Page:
By the time Egypt's president, Mohammad Morsi, was ousted from office in early July, Global Rescue, a Boston security company, had been on the ground in Alexandria for a week, monitoring protests and identifying the best routes out of the city.
So when a Washington company called on the firm to bring its workers home, Global Rescue's 11-man team quickly loaded 60 people into vans, drove them to a hotel outside the city, and put them on a plane back to Washington.
It wasn't a nerve-wracking escape like the one depicted in the movie "Argo," said the former Navy SEAL who led the evacuation, because of the carefully devised plan that avoided roadblocks and crowds of protesters. In fact, he said, "It was pretty cut and dry."
At a time when companies are sending employees to every corner of the globe and adventure travelers are seeking thrills in droves, Global Rescue's evacuation and medical assistance services are in great demand. The prevalence of natural disasters, terrorist attacks, and civil uprisings also means travelers are more likely to find themselves in crisis.
"You start collecting the data and looking at the direction all these numbers are going in, and there's kind of a disturbing parity," said Dan Richards, the former private equity investor who started Global Rescue in 2004. "We're responding to a need that is real and growing,"
Richards' outfit conducts more than 1,000 operations a year. It has responded to coup attempts in Mali and Madagascar, terror attacks in India, and the 2011 tsunami in Japan. A few weeks ago, Global Rescue evacuated two mountain climbers via helicopter in Switzerland.
After the devastating 2010 earthquake in Haiti, Global Rescue spent three weeks getting people out. To find one woman, they went from hospital to hospital, calling her name until they found her lying on a broken door used as a stretcher, her legs crushed. The team flew her to a hospital in Miami and monitored her progress as she recovered from multiple surgeries.
The company doesn't have clients in Syria, where more than 1,400 people were allegedly killed by chemical weapons recently, but it is working with companies in the bordering countries of Israel, Turkey, and Lebanon in the event the conflict spreads and their employees need to be evacuated.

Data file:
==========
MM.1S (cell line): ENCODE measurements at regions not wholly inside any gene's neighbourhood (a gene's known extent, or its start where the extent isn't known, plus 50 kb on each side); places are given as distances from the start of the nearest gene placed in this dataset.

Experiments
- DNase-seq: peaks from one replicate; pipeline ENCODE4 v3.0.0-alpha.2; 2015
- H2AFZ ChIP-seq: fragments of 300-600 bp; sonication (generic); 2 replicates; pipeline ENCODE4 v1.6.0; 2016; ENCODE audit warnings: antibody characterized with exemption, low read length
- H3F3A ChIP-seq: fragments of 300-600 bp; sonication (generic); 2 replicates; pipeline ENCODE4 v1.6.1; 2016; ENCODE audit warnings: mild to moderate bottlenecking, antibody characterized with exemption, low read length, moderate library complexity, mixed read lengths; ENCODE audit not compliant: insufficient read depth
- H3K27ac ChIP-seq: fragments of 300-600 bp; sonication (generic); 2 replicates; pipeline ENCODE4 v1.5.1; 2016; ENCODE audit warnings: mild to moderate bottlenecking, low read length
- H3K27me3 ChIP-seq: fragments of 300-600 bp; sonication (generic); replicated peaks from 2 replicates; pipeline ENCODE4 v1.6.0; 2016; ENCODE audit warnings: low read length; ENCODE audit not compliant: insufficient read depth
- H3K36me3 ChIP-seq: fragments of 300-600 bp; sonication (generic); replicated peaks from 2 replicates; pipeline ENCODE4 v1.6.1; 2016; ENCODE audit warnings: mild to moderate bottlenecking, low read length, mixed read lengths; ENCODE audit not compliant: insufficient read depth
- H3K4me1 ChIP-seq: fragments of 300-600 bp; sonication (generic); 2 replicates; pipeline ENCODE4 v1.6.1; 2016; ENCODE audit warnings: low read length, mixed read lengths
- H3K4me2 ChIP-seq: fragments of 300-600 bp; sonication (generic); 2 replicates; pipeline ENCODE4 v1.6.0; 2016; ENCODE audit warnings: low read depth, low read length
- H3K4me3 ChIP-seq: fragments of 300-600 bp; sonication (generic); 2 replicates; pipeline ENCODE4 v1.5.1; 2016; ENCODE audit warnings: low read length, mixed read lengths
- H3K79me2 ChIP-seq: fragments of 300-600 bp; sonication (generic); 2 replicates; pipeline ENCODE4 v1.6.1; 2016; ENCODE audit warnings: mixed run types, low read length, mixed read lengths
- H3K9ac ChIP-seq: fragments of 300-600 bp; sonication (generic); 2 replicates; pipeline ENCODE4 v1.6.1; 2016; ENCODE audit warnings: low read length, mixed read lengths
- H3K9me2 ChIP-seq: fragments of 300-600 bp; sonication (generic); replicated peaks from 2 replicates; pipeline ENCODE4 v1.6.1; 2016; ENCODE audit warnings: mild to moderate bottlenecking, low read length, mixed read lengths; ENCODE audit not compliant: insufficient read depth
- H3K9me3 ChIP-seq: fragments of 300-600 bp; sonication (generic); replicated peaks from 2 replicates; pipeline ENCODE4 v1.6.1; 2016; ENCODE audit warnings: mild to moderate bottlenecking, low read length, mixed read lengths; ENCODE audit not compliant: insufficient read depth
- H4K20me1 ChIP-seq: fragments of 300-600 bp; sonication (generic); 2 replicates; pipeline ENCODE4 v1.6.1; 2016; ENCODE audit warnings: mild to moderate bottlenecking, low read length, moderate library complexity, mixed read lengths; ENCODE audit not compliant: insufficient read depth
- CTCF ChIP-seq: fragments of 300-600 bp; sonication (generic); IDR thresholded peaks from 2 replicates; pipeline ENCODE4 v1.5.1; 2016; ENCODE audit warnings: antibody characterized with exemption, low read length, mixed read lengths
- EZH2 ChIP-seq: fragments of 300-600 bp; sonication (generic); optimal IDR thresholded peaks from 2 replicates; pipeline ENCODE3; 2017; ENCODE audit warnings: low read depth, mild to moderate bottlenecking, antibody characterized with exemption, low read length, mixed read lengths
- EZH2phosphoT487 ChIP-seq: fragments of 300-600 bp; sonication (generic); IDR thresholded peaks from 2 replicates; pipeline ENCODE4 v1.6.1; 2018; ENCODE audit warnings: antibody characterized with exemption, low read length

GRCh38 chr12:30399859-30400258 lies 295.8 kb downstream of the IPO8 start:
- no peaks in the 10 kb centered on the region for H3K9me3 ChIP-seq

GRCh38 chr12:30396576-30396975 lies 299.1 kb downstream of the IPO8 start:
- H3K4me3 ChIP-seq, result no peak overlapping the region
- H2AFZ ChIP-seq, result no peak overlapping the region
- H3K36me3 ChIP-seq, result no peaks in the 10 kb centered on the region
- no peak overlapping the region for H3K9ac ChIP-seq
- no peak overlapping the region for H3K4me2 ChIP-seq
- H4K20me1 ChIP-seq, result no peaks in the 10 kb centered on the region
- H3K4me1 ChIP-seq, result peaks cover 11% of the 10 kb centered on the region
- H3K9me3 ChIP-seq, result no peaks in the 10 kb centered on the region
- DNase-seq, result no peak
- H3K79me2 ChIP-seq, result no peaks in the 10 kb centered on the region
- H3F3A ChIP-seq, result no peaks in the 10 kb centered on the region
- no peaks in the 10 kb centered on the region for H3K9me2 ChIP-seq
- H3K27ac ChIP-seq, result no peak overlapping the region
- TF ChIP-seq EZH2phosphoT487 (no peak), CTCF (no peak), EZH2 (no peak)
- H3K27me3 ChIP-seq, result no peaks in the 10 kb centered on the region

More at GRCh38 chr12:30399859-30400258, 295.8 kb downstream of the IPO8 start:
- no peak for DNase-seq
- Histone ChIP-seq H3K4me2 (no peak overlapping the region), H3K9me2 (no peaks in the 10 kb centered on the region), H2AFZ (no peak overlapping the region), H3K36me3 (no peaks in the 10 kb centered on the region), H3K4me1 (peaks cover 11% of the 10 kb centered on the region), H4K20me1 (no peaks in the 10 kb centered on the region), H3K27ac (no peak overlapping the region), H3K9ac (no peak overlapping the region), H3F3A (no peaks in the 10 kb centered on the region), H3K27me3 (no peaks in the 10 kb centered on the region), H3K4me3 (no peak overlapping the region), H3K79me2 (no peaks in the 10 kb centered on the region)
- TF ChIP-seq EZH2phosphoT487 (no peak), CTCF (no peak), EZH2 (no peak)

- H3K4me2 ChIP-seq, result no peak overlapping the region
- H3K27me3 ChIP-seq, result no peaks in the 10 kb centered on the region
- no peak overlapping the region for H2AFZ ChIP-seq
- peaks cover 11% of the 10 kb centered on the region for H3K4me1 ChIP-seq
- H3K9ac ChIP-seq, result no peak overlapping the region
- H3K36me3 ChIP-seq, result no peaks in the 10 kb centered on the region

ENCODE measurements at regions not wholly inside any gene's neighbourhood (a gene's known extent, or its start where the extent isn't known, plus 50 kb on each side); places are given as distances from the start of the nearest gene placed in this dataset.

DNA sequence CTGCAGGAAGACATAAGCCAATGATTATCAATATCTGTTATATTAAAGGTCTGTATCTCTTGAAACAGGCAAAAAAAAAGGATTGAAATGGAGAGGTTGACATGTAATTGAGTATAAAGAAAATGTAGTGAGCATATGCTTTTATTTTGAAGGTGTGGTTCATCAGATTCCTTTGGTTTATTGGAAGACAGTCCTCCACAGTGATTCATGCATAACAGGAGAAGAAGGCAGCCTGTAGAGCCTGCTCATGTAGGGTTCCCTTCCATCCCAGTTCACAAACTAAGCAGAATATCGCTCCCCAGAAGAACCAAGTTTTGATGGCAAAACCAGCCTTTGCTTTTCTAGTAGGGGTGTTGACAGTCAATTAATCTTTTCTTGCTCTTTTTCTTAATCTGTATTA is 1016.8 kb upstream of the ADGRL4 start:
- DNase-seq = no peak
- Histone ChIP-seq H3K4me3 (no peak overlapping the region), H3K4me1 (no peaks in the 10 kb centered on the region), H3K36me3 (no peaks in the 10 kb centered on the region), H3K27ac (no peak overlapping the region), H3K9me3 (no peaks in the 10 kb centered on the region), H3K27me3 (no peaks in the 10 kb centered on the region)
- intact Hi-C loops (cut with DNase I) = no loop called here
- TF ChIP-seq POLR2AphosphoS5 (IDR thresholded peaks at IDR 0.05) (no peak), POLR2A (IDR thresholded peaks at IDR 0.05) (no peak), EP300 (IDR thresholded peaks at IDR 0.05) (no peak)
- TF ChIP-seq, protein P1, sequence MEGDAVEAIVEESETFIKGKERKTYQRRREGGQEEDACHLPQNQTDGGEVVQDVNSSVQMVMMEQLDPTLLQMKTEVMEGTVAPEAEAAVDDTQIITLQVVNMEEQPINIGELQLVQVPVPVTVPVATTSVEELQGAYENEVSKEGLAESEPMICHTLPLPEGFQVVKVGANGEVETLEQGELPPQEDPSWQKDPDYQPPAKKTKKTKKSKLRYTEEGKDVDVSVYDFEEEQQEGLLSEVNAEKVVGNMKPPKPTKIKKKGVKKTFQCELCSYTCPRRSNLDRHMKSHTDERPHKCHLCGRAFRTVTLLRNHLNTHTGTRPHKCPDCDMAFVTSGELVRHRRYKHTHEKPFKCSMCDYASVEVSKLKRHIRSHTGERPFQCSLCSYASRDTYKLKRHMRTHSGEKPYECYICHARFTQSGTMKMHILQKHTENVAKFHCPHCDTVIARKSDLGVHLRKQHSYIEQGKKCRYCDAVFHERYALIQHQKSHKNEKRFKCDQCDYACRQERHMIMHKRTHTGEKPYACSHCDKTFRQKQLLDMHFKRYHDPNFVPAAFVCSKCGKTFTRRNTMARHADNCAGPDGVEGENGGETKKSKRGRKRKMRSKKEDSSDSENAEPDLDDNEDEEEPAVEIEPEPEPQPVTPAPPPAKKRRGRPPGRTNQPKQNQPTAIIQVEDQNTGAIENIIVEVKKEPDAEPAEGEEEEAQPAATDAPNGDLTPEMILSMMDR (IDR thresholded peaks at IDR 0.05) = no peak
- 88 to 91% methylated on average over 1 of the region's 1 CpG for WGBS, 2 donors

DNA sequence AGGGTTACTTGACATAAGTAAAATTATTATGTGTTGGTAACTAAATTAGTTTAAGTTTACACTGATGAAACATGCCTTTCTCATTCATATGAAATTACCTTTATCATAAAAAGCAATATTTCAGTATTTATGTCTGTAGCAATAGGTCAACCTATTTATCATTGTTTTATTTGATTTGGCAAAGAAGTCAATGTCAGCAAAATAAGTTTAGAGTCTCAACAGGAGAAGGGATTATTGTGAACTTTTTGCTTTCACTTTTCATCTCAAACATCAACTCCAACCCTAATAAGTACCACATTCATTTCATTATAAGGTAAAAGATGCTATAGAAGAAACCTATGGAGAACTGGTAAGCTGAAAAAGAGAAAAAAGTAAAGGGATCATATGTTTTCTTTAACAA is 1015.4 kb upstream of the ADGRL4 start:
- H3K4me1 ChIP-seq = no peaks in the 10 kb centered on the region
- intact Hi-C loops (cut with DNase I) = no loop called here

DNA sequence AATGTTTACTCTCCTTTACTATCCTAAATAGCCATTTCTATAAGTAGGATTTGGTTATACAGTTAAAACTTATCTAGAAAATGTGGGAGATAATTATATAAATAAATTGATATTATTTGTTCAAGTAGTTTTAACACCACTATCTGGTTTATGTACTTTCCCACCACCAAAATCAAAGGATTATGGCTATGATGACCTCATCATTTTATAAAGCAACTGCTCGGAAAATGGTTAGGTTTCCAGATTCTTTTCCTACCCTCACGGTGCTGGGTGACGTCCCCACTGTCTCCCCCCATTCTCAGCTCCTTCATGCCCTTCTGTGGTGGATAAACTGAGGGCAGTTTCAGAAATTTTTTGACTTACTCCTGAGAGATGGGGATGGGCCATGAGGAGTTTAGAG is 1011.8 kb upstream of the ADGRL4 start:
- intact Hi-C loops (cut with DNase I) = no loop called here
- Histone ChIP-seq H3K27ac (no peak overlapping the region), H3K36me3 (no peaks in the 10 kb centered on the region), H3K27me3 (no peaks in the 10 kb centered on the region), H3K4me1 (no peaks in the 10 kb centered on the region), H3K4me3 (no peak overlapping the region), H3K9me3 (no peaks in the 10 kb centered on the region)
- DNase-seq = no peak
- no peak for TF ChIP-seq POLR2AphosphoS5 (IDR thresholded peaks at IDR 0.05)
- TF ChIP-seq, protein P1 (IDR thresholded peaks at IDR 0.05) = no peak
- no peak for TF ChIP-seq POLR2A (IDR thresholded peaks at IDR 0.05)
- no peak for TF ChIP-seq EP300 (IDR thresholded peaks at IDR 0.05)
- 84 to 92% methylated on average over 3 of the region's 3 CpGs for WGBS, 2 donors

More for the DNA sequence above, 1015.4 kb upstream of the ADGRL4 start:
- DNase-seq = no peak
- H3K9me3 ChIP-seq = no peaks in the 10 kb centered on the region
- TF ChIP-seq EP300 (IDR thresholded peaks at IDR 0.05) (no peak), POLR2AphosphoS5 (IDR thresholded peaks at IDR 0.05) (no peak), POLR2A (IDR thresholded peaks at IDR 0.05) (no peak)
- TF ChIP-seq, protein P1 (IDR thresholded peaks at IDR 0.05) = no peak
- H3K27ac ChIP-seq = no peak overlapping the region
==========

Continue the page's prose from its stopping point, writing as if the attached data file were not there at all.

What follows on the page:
Global Rescue has opened three satellite locations since 2010: in Bangkok, Islamabad, and Lebanon, N.H. It has about 3.5 million individual and corporate customers and is seeing a 40 percent increase in clients every year. One of its more notable clients is NASA – but only for earth-bound operations.
"We haven't figured out how to do space rescue yet," said Richards.
Richards started the company following the 9/11 terrorist attacks after looking to invest in a company that assisted travelers in crisis and finding there wasn't one. The Norwich, Vt., native picked Boston as a base because he needed a location that was easily accessible to both an international airport and outdoor training opportunities for his staff. He recruited former military special operations personnel to conduct rescues and partnered with Johns Hopkins Medicine in Baltimore for medical consultation.
People planning to travel out of the country for less than 30 days pay between $225 and $455 for medical and security assistance from Global Rescue, depending on the length of the trip. Individuals and corporations can also sign up for annual memberships.
Global Rescue turns down most requests from nonmembers who call for help at the last minute.